Sardinia has more than 1,300 rural churches scattered throughout the region. A dense web of history often well off the beaten track of mass tourism.
These are small churches that are often brought back to life only once a year, on the occasion of some solemn procession, or are now reduced to venerable and romantic ruins. They are small buildings, built with devout sacrifice, in silent and spiritual rural contexts.
In Alghero alone, there are nine country churches and ten chapels attached to noble villas scattered throughout the Alghero countryside, evocative testimonies to distant nobility. Nostra Signora di Valverde is by far the most beautiful little church, with its remarkable 18th-century Carrara marble altar and four twisted columns of black marble. Decidedly simpler and much more recent, however, is the small church of Sant'Antonio Abate, which dates back to the time of the agrarian reclamation undertaken in the early 1930s, a moving reflection of a frontier community forced into difficult and perilous work.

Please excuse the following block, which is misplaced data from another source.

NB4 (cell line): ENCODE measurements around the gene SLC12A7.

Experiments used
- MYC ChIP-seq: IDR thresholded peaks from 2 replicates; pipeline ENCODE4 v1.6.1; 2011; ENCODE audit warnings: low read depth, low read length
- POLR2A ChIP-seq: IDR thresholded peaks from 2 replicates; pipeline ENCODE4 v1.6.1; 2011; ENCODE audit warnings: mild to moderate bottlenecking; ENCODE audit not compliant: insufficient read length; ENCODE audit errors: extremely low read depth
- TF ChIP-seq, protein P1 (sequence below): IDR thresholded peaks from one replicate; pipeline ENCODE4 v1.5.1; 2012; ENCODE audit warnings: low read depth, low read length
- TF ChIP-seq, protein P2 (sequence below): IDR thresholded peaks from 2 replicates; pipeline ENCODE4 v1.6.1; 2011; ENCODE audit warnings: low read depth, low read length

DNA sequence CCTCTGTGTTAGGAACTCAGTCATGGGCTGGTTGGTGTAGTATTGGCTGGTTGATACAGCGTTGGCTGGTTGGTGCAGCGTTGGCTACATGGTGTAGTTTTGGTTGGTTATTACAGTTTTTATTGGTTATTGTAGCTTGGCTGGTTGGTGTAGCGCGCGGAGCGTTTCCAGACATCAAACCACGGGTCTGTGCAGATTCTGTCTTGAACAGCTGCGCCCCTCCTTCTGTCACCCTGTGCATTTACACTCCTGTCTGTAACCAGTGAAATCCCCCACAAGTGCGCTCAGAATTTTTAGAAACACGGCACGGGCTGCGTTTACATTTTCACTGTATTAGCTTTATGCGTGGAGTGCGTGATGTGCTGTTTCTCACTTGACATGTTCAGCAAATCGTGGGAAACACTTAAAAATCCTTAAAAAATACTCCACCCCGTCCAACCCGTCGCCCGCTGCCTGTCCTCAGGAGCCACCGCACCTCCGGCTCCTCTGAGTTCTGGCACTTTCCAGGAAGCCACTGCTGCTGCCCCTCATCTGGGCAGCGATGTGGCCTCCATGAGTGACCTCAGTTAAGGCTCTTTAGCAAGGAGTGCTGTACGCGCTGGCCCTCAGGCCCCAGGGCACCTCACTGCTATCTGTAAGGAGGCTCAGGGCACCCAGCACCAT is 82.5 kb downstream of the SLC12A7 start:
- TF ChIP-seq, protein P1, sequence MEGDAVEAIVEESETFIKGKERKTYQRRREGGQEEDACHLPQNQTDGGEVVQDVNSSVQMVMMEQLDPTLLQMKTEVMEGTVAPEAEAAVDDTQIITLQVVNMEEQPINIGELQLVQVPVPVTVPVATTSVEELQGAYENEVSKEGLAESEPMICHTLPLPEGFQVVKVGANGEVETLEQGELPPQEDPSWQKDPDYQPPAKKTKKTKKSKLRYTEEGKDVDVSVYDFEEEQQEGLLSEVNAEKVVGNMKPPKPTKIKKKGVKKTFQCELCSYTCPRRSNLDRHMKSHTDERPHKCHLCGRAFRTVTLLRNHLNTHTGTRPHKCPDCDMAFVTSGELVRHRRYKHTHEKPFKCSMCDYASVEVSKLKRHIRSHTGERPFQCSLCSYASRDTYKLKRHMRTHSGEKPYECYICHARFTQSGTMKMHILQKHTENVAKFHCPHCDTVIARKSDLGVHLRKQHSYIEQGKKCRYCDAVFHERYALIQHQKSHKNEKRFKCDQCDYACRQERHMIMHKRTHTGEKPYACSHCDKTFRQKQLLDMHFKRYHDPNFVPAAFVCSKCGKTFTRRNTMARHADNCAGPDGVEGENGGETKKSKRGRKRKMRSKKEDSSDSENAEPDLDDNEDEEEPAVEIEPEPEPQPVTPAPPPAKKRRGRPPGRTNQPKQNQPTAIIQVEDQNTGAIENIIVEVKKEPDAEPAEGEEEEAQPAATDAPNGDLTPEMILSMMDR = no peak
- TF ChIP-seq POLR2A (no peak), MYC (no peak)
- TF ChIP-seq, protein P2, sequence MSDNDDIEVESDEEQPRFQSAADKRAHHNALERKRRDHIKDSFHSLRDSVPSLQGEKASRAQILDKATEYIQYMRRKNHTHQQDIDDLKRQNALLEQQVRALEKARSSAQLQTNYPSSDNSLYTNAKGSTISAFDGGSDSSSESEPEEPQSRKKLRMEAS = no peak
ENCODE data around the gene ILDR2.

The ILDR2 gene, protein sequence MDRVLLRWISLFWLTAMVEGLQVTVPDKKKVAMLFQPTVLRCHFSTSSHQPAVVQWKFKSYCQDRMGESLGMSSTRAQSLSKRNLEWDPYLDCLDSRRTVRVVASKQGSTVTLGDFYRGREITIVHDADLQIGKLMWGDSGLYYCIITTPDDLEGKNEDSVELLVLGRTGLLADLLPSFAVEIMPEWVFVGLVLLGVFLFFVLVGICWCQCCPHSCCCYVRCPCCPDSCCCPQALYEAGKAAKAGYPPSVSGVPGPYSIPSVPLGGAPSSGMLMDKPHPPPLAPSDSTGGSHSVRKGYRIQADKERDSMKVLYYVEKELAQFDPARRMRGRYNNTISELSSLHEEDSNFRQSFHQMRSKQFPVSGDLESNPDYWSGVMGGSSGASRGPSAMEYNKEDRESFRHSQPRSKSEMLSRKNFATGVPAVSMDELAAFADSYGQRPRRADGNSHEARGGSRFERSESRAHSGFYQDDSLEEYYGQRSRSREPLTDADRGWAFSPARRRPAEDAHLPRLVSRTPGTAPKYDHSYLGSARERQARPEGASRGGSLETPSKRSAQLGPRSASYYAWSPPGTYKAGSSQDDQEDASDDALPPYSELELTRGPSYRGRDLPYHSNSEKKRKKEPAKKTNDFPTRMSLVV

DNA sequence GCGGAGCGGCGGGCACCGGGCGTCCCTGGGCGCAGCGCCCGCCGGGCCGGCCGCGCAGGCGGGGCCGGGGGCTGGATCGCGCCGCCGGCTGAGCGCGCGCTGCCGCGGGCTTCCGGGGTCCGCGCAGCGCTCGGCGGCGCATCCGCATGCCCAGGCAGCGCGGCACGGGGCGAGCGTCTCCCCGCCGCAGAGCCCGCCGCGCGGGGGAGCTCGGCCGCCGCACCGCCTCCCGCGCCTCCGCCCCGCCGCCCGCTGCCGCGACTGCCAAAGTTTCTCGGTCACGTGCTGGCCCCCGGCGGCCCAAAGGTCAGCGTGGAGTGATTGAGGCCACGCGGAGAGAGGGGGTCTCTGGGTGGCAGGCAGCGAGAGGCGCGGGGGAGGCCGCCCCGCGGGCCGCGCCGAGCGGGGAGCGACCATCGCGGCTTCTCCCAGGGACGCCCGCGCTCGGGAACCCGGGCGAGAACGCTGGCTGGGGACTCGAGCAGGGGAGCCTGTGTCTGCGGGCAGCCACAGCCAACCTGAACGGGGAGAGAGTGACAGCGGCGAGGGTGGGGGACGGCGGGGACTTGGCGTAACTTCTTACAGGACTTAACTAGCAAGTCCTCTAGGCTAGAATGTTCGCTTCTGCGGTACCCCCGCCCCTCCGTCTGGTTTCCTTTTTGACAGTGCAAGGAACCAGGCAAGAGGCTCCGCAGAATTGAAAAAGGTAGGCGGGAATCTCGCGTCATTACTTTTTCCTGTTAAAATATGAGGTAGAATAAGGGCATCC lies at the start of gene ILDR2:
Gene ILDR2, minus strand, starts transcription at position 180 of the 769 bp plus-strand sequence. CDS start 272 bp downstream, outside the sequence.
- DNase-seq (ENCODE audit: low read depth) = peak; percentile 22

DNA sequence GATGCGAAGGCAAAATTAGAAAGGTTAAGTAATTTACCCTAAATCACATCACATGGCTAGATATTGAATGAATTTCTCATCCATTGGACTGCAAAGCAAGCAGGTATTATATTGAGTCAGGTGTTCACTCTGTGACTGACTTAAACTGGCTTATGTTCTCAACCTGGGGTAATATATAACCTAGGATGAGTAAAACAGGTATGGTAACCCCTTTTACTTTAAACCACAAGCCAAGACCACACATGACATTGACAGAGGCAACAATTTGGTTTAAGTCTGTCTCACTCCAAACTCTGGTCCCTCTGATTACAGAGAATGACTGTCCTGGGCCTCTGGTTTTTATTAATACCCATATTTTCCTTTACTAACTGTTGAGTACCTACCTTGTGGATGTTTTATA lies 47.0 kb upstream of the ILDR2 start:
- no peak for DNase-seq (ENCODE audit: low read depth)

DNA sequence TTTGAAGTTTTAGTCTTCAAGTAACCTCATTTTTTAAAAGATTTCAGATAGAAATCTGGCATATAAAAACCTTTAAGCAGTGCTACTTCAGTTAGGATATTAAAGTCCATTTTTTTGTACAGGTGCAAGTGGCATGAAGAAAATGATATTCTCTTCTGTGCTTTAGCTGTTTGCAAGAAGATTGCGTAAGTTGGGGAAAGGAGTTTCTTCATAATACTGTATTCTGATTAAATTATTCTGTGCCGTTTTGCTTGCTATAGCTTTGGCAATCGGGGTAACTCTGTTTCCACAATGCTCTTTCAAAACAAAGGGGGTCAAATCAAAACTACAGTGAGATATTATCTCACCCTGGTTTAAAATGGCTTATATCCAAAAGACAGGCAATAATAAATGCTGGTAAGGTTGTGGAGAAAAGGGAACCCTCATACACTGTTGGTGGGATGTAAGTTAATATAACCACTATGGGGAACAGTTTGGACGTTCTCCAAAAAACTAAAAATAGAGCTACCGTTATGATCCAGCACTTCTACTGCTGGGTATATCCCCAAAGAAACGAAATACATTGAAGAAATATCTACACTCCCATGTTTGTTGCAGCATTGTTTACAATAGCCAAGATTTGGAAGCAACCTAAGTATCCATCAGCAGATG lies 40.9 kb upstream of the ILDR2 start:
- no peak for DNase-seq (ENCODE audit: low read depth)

And finally, the ruins, such as those of San Pietro, the Virgin Lunafras, San Lussorio and San Michele (perhaps the most curious, due to its vaguely Nuragic shape). In these solitary places, a mysterious aura of sacredness mixed with the enchantment of nature has remained, as if to stop the moment when once, long ago, God took up residence in the few square metres of his "studio".